But of course not all of Larkin’s work is defined by this downhearted and pessimistic tone of voice. A great many of his poems are more upbeat albeit all uniformly with cynical connotations. A lot of these are sententious and document Larkin’s difficulties with women and the notion of love. Larkin’s amatory hardships were fairly well known, so much so that it formed the basis for one of Lawrence Durrell’s most famous one liners, when Durrell declared: “It’s unthinkable not to love – you’d have a severe nervous breakdown. Or you’d have to be Philip Larkin.” As wise as Durrell was I think in this particular instance, however, he was sacrificing the man for the sake of a witticism because albeit Larkin struggled with love and declared himself “too selfish” for it he did love and do so very generously.  In Monika Jones’ case, who Larkin met in 1947 while working together at Leicester University, that love last for over 30 years.  In one of his most demonstrative expressions of affection, Larking dedicated The Less Deceived to her. The collection contains several of Larkin’s best known poems including Church Going (“A serious house on serious earth it is/In whose blent air all our compulsions meet/Are recognized, and robed as destinies”), Deceptions (“Slums, years, have buried you.  I would not dare/Console you if I could.  What can be said/Except that suffering is exact, but where/Desire takes charge, readings will grow erratic?/For you would hardly care/That you were less deceived, out on that bed/Than he was, stumbling up the breathless stair/To burst into fulfilment’s desolate attic”) and An Arundel Tomb, which most clearly represents Larkin’s romantic side even if it is despoiled by sceptic preoccupations of a logician. The concluding line of An Arundel Tomb (“What will survive of us is love”) is one of the most conspicuously affirmative in Larkin’s canon. And yet upon closer inspection the poem’s conclusion about the endurance of love, so uplifting in itself, is introduced as a very faint presentiment an “almost-instinct” that is not quite reliable because it is only “almost true”. The “stone fidelity” of the couple sculpted on the tomb is finally dismissed as something “they hardly meant” and the confident first impression is thus renounced as some sort of misunderstanding, or indeed a lie, when Larkin determines that “time has transfigured them into untruth”.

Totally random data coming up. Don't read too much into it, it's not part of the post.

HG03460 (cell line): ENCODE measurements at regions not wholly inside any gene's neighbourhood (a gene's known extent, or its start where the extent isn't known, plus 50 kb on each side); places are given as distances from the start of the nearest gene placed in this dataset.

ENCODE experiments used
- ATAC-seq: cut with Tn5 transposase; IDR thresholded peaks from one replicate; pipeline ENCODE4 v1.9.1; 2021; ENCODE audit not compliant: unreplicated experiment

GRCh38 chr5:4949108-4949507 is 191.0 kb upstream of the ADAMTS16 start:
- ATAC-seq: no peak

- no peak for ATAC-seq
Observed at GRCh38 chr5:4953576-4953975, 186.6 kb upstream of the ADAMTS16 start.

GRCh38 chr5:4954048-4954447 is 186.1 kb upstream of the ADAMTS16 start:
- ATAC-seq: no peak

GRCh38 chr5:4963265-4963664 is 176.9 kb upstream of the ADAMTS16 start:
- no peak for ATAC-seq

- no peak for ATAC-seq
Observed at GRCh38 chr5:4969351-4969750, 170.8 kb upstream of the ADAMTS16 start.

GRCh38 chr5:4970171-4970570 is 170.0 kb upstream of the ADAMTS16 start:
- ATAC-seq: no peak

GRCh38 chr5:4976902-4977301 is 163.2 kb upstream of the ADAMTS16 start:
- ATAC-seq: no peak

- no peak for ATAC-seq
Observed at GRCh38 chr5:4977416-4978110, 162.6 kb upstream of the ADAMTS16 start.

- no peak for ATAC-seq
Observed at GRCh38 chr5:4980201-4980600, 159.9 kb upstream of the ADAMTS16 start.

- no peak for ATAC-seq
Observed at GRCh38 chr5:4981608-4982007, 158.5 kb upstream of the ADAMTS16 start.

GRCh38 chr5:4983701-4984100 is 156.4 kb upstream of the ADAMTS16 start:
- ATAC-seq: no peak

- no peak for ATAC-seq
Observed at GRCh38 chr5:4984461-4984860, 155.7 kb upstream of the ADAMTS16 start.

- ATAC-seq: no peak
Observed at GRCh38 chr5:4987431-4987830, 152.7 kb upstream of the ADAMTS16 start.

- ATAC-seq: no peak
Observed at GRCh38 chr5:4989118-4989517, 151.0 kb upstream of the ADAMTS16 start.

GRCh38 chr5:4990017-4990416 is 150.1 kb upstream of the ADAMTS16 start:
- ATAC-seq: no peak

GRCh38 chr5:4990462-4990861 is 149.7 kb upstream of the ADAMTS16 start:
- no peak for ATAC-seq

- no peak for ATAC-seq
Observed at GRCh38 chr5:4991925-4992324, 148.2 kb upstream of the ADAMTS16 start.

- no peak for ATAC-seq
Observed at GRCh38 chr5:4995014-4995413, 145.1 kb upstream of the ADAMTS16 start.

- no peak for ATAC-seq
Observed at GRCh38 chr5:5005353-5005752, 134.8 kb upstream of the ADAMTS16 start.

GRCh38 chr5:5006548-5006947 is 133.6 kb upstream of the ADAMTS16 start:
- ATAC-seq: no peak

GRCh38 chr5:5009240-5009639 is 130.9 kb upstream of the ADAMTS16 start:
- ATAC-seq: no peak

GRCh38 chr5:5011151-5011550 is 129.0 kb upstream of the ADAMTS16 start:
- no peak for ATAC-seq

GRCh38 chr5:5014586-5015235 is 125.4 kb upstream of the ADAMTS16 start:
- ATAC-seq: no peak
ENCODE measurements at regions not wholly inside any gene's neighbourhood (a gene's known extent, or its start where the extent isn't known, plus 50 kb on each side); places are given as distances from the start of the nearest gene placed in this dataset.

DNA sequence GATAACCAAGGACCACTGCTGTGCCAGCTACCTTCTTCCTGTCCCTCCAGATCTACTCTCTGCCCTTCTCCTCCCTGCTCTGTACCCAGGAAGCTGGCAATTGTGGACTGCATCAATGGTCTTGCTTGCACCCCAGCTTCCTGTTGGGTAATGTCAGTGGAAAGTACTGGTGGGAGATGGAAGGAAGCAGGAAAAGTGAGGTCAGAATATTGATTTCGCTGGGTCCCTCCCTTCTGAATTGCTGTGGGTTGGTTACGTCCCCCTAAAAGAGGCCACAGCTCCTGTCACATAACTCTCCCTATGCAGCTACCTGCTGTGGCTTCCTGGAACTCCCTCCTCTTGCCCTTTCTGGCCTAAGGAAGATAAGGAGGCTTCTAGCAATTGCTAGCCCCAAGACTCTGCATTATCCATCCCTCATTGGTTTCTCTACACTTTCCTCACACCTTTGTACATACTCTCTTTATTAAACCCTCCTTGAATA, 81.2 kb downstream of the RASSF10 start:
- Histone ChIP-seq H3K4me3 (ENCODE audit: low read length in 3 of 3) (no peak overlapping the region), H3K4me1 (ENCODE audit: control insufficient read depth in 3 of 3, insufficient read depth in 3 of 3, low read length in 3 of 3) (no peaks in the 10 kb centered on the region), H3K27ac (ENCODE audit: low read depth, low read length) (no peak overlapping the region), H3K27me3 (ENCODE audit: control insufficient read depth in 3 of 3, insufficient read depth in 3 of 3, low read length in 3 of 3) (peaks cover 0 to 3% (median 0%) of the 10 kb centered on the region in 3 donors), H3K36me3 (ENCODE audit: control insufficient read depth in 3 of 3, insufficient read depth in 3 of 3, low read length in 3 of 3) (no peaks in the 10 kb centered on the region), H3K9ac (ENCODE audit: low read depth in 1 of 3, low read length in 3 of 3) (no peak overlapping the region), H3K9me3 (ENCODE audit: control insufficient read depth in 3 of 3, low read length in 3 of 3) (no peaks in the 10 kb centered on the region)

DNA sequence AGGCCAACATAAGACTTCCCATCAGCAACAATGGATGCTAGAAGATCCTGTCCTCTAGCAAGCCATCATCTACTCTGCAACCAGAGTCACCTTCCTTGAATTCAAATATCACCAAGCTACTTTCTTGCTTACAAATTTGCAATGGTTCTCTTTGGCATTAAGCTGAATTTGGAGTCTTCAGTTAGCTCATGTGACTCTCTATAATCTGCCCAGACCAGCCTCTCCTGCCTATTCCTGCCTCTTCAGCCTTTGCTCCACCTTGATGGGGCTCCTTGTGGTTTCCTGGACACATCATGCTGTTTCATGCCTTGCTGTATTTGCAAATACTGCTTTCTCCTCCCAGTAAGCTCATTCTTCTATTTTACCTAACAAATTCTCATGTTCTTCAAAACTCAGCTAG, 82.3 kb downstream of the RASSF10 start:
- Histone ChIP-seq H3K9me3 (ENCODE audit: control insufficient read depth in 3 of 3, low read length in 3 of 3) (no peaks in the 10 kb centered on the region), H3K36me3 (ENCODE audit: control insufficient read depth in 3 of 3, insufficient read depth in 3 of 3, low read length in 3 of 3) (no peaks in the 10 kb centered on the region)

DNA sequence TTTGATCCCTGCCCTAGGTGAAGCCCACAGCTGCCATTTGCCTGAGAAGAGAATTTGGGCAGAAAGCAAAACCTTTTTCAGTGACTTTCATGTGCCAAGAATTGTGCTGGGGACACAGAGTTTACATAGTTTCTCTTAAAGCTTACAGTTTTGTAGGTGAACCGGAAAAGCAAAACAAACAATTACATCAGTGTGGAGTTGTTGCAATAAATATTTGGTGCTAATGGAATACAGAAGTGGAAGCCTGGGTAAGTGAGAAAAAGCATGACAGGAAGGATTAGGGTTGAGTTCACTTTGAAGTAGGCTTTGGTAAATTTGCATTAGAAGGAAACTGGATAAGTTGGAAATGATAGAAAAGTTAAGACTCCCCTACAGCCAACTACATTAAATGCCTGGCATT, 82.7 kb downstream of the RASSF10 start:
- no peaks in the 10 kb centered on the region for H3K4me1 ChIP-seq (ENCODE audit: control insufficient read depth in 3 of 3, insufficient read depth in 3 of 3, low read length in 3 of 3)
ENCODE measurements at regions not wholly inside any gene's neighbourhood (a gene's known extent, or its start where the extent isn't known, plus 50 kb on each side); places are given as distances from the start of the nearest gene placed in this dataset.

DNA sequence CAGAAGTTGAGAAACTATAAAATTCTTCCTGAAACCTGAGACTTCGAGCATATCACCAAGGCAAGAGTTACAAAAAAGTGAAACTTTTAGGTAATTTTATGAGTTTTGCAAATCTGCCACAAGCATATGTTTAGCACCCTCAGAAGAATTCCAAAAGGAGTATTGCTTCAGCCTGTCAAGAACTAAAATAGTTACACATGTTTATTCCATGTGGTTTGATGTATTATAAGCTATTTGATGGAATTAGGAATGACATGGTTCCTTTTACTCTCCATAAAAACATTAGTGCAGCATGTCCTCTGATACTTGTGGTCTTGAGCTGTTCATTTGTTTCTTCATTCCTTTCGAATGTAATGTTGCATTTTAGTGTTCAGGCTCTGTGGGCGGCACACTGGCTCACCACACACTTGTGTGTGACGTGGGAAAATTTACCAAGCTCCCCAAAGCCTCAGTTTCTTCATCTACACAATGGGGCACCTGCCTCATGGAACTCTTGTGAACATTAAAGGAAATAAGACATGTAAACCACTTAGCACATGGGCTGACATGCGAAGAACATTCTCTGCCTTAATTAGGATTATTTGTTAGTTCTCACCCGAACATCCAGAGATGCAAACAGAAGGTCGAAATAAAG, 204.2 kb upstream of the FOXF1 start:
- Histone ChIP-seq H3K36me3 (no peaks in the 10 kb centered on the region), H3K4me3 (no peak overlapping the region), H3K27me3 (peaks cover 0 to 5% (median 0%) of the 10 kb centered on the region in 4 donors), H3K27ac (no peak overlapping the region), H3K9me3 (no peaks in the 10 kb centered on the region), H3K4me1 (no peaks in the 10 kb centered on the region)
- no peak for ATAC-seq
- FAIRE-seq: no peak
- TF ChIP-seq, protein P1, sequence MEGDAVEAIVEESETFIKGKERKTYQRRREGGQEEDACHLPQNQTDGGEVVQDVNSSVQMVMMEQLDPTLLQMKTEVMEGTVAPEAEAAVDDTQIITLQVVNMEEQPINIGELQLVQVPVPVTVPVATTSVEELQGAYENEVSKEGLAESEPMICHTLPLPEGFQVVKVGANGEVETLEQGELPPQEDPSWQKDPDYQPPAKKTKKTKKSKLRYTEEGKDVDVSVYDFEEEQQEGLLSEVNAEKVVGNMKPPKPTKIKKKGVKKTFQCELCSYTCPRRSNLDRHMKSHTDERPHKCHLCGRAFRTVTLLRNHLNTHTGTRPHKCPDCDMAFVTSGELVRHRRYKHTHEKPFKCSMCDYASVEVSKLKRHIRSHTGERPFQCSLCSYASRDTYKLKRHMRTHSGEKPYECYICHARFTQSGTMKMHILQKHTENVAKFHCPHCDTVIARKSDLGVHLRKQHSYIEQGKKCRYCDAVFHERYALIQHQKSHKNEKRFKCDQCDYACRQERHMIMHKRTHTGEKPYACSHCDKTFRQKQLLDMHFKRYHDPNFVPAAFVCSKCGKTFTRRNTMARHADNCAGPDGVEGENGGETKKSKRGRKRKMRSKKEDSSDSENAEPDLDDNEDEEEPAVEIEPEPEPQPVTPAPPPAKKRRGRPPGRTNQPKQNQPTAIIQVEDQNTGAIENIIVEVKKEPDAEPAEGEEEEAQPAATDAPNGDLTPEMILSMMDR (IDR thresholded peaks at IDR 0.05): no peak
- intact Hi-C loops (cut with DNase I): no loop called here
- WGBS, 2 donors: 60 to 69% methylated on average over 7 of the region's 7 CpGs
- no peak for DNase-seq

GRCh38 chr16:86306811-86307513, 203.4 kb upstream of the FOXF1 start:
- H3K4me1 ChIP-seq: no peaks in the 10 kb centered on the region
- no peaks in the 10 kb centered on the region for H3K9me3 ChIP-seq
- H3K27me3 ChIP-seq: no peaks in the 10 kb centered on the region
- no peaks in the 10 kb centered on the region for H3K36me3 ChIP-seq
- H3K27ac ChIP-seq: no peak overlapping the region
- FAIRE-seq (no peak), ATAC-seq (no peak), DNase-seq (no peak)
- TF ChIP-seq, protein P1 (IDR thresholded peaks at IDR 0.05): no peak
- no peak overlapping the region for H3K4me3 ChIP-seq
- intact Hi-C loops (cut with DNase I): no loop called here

Larkin’s preoccupation with adverse themes is less abstract when considered with the fact that he started out his professional life as a fledgling writer, with two novels behind him by the age of 25, but later abandoned his aspirations comprehensively discouraged by Kingsley Amis’ success with Lucky Jim (1954), which took some of its inspiration from their friendship. In 1982 he told The Paris Review: “I wanted to ‘be a novelist’ in a way I never wanted to ‘be a poet,’ yes. Novels seem to me to be richer, broader, deeper, more enjoyable than poems.”  It seems that from the very start the act of writing poetry was for Larkin tinctured with failure, which makes his poetic success all the more extraordinary. Talking about the subject most prevalent in his work, Larkin once said: “Deprivation is for me what daffodils were for Wordsworth.” A bloody good thing too as it seems to have made him into the poet he was. And no other could talk of death so intensely yet tentatively as Larkin does in Next, Please when in the closing stanza he says: “Only one ship is seeking us, a black/Sailed unfamiliar, towing at her back/ A huge and bridles silence. In her wake/ No waters breed or break.” No other could capture the essence of intimacy more strikinglythan he did in Talking In Bed: “Talking in bed ought to be easiest/Lying together there goes back so far/An emblem of two people being honest… It becomes still more difficult to find/Words at once true and kind/Or not untrue and not unkind.” No other could be at once more funny and morose, “Sexual intercourse began/In nineteen sixty-three/(which was rather late for me) -/Between the end of the Chatterley ban/And the Beatles’ first LP.” (Annus Mirabilis). No other could be more flippant: “They fuck you up, your mum and dad/They may not mean to, but they do/They fill you with the faults they had/And add some extra, just for you.” (This Be The Verse). Or more heart-wrenching than Larking is in Home is so Sad when he says: “Home is so sad. It stays as it was left/Shaped to the comfort of the last to go/As if to win them back. Instead, bereft/Of anyone to please, it withers so/Having no heart to put aside the theft/And turn again to what it started as,/A joyous shot at how things ought to be,/Long fallen wide. You can see how it was/Look at the pictures and the cutlery/The music in the piano stool. That vase.” In short, no one could be Philip Larkin except Philip Larkin who was a great poet and a bloody good bum.